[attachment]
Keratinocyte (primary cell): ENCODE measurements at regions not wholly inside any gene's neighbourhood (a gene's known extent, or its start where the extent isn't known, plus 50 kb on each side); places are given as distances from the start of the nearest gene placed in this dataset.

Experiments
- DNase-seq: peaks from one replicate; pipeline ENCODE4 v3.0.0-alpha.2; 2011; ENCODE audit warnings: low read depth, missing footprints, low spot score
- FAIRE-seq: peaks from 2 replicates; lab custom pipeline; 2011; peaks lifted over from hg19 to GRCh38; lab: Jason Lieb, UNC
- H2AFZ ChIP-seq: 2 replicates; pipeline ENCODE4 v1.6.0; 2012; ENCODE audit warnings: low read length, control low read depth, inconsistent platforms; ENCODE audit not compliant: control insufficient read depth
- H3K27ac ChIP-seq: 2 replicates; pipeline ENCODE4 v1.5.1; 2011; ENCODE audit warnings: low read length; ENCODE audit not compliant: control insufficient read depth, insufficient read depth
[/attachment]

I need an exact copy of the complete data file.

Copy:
Keratinocyte (primary cell): ENCODE measurements at regions not wholly inside any gene's neighbourhood (a gene's known extent, or its start where the extent isn't known, plus 50 kb on each side); places are given as distances from the start of the nearest gene placed in this dataset.

Experiments
- DNase-seq: peaks from one replicate; pipeline ENCODE4 v3.0.0-alpha.2; 2011; ENCODE audit warnings: low read depth, missing footprints, low spot score
- FAIRE-seq: peaks from 2 replicates; lab custom pipeline; 2011; peaks lifted over from hg19 to GRCh38; lab: Jason Lieb, UNC
- H2AFZ ChIP-seq: 2 replicates; pipeline ENCODE4 v1.6.0; 2012; ENCODE audit warnings: low read length, control low read depth, inconsistent platforms; ENCODE audit not compliant: control insufficient read depth
- H3K27ac ChIP-seq: 2 replicates; pipeline ENCODE4 v1.5.1; 2011; ENCODE audit warnings: low read length; ENCODE audit not compliant: control insufficient read depth, insufficient read depth